Nashville trumpeter Rod McGaha is emerging as a significant new figure on the jazz scene. And in a town dominated by country session musicians, his impressive résumé is something to boast about. Most notably, he’s earned widespread praise for his contributions to various groups led by legendary drummer Max Roach. His sparkling solos and often flashy accompaniment will be featured extensively on Roach’s upcoming Blue Note release, slated to come out in September.
McGaha’s skills are also showcased on his new release Preacherman, his first for the Music City-based Compass label. The CD not only demonstrates his mastery of the horn, but reaffirms his diverse influences and background. Selections range from the standout original “Splip, Bap, Boom,” a tribute to trumpet great Clark Terry, to fine adaptations of traditional show tunes and bop standards like Rodgers and Hart’s “Lover” and the Charlie Parker/Dizzy Gillespie anthem “Anthropology.”
“I’m trying to get a balance between the old Ramsey Lewis trio approach and the traditional, old-school jazz sound,” McGaha says, explaining the disc’s scope. “I wanted to do some things where I went back and used the plunger, showing how you can experiment with the horn’s range and sound. Then there are other songs that reflect the things I used to play.”
The 37-year-old stylist, who moved here from Chicago about eight years ago, freely admits that jazz wasn’t his first love. A child musician who began playing trumpet full-time at age 9, McGaha got his professional start on the R&B and gospel circuit. “I played with almost anyone you could name in Chicago: Gene Chandler, Arthur Scales, whoever was out there and needed a trumpet player. I still love gospel music and enjoy R&B.”
But McGaha’s musical direction changed in 1989, when he met Clark Terry at a jazz festival. “He was leading a big band and invited me to join it. His attitude about playing, his abilities, the things he told me about jazz, got me interested in the music. He’s still my biggest influence, and no one has had more impact on how I approach playing.”
McGaha hasn’t deserted his gospel roots, however. In fact, gospel music was the connection that brought him to Nashville. He was touring with the a cappella ensemble Take 6, serving as an opening act, when his tourmates encouraged him to consider relocating here. McGaha eventually landed a deal with Warner Bros.which was how Roach ended up hearing McGaha’s music and asking the trumpeter to join his band.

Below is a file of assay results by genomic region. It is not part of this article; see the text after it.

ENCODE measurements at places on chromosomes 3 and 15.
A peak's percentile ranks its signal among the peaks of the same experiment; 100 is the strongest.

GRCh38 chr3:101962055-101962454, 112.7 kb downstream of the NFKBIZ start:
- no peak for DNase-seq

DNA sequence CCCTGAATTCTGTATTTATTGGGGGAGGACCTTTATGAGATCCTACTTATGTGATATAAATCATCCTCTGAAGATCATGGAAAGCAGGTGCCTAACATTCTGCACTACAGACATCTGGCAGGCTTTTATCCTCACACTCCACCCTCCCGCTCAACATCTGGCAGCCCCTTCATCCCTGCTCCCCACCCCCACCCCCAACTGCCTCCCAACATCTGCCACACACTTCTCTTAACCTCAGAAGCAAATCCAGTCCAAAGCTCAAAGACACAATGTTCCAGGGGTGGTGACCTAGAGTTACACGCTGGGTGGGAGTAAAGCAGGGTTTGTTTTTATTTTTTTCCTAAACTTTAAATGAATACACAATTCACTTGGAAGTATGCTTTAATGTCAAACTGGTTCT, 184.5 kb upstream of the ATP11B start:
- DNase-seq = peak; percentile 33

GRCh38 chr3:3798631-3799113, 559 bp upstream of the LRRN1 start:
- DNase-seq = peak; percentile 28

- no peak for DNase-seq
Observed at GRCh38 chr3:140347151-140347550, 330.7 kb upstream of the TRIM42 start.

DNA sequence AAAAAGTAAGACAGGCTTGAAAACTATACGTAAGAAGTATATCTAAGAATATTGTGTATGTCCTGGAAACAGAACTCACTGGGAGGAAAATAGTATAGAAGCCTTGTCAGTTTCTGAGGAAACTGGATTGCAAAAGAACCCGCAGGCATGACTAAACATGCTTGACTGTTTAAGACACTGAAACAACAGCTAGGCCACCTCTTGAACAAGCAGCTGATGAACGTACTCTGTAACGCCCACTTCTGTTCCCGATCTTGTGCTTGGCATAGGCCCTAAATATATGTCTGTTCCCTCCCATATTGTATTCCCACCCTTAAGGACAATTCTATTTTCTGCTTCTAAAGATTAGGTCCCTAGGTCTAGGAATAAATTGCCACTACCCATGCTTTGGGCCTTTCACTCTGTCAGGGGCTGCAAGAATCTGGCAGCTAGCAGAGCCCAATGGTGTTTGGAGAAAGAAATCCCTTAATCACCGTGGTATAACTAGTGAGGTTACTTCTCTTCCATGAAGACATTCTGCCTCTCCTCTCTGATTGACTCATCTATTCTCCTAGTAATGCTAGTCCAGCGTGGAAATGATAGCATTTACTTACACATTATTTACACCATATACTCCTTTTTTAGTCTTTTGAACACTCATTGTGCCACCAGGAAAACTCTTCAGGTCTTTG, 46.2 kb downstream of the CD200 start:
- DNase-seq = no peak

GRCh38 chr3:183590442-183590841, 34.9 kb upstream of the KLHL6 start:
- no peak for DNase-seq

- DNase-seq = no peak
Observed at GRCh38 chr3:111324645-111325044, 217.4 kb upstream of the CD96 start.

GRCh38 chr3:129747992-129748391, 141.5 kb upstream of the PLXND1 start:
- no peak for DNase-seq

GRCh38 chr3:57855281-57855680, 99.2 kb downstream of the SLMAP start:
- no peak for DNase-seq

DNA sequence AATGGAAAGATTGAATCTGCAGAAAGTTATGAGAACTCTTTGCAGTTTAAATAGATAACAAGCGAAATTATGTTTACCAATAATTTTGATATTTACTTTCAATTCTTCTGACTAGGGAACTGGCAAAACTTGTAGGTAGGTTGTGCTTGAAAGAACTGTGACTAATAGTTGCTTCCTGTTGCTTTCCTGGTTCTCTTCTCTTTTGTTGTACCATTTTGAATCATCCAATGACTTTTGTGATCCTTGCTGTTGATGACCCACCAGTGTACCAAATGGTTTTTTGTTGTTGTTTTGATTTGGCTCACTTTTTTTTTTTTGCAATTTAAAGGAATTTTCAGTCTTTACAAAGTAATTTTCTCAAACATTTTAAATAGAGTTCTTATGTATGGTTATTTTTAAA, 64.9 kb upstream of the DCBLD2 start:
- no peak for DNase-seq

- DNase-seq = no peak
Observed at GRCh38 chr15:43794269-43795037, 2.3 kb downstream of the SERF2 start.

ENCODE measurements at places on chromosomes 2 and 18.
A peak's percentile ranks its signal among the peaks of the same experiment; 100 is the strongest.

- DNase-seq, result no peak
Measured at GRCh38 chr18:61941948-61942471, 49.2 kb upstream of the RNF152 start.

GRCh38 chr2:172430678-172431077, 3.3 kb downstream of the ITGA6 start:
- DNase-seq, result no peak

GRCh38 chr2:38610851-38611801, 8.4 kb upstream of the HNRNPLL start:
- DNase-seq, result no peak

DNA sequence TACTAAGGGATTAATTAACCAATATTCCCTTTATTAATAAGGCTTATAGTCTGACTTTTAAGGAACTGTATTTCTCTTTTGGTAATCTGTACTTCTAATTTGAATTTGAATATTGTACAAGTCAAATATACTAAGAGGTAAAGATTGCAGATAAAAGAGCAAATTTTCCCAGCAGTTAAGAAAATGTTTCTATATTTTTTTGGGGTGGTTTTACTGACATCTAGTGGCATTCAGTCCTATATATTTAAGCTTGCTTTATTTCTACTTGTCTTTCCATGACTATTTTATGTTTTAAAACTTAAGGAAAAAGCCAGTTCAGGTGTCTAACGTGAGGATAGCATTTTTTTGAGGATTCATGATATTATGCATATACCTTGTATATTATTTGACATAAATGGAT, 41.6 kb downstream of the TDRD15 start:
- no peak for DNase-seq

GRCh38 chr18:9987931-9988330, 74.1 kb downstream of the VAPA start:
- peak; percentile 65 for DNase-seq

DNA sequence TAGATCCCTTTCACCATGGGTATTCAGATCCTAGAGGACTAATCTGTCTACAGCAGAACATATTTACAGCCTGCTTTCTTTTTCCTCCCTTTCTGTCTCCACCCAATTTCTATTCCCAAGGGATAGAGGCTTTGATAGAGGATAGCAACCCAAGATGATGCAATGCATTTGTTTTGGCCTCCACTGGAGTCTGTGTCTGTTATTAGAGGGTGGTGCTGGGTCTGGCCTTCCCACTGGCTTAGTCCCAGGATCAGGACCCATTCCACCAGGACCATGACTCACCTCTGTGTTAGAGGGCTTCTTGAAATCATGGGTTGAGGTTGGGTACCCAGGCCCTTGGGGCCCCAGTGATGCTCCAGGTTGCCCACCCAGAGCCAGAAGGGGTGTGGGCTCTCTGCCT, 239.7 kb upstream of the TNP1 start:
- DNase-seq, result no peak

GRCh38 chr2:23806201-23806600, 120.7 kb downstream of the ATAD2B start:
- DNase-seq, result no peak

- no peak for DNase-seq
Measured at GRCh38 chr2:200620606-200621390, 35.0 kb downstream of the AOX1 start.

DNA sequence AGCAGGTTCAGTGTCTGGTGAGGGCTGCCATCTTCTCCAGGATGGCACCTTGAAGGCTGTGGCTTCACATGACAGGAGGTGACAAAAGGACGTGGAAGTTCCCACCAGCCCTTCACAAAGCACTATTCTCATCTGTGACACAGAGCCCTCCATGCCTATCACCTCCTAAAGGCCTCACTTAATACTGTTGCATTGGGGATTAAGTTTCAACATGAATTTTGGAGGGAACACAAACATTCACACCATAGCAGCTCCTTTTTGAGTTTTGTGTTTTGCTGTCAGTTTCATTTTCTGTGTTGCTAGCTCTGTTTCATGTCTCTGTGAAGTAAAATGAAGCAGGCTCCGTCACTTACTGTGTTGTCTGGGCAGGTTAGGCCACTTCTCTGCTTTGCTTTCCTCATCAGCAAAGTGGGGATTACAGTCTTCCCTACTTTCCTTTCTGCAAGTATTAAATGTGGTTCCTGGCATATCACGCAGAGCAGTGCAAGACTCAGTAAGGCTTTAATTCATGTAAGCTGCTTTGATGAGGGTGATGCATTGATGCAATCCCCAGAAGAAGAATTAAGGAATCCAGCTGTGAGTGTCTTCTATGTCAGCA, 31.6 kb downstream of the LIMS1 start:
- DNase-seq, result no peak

Roach, one of bop’s founding fathers, has worked with numerous immortalsSonny Rollins, Thelonious Monk, Charlie Parker, Dizzy Gillespie, Miles Davis, Duke Ellington, and Charles Mingus, to name a few. He has a reputation as a taskmaster whodoesn’t tolerate sloppiness or lack of creativity from his band members. But McGaha has nothing but praise for Roach and says he’s been exceptionally supportive.
“He tells me every night after the gig to keep playing things my own way, and not to listen to what anyone else might say. He says don’t try and sound like anyone else; be yourself. I’ll come off the set with my head down because I’m playing in a group with [trumpeter] Eddie [Henderson, among jazz’s most dazzling lead players], and he’s all over the horn. But Max keeps my spirits high.”
Though McGaha’s shimmering lines and frequently stunning melodic interpretations form the highlights of Preacherman, he’s not the only impressive player on the disc. Bassist Roger Spencer and pianist Lori Meechem, the husband-and-wife duo who operate Nashville’s first full-time jazz institute, acquit themselves well on renditions of “When I Fall in Love,” “In a Sentimental Mood,” and Bobby Timmons’ “This Here.” Organist Marc Harris provides crisp support and counterpoint on such gospel selections as “Is Your All on the Altar”; and though drummer Chris Brown doesn’t get much time in the spotlight, his accents guide the band well on “This Here” and “Cookout.”
The set’s lone weak spot is a cover of The Beatles’ “Can’t Buy Me Love.” For whatever reason, Beatles cuts, while engaging and delightful in rock or soul settings, don’t work well for jazz; countless performers, from Frank Sinatra to Joe Williams to Count Basie, have fared poorly when adapting Lennon/McCartney material. While there’s nothing instrumentally subpar about McGaha’s attempt, the mood and intensity lag in comparison to the disc’s other songs.
McGaha’s spiritual numbers, especially “Is Your All on the Altar,” may surprise those who find religious songs and jazz incompatible. He plays selections such as “Preacherman” and “Joy Unspeakable” with the same flair and drive he brings to “Anthropology” and “Cookout,” despite differences in harmonic structure. “I see so many similarities between jazz and gospel, and don’t really understand people who think there’s so much difference between them,” he says.
The date was coproduced by Delfeayo Marsalis and hopefully will bring McGaha more critical praise and exposure. Though not the exclusively hard bop or mainstream portrait some jazz purists might look for, Preacherman offers solid evidence that Rod McGaha is an artist to watch in both jazz and gospel circles.
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